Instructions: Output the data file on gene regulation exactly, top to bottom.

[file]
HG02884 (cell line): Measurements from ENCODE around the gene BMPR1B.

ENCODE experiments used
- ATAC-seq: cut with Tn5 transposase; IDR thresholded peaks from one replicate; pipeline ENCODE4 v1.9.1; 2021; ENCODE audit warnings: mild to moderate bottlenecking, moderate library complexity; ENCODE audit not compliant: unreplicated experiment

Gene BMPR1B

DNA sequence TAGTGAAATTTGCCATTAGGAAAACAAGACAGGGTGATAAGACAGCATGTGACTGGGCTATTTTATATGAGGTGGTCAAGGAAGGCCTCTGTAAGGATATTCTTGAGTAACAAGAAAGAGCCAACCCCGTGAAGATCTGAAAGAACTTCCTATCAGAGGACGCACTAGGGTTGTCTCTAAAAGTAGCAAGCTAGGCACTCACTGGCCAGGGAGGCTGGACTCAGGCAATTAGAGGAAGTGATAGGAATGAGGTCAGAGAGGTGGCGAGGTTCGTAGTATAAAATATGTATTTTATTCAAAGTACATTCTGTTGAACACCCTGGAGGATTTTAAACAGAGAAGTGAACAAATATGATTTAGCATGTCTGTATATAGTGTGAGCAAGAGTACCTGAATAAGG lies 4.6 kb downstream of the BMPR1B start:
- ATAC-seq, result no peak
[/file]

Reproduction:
HG02884 (cell line): Measurements from ENCODE around the gene BMPR1B.

ENCODE experiments used
- ATAC-seq: cut with Tn5 transposase; IDR thresholded peaks from one replicate; pipeline ENCODE4 v1.9.1; 2021; ENCODE audit warnings: mild to moderate bottlenecking, moderate library complexity; ENCODE audit not compliant: unreplicated experiment

Gene BMPR1B

DNA sequence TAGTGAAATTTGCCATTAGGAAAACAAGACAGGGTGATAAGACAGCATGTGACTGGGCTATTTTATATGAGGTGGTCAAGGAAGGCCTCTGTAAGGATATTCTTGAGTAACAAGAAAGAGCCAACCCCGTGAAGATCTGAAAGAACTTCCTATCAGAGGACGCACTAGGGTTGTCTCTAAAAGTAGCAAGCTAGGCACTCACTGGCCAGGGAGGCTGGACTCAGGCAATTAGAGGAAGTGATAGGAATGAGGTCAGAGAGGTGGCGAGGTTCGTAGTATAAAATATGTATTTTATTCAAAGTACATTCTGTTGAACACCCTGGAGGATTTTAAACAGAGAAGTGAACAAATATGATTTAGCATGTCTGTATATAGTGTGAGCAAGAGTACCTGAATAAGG lies 4.6 kb downstream of the BMPR1B start:
- ATAC-seq, result no peak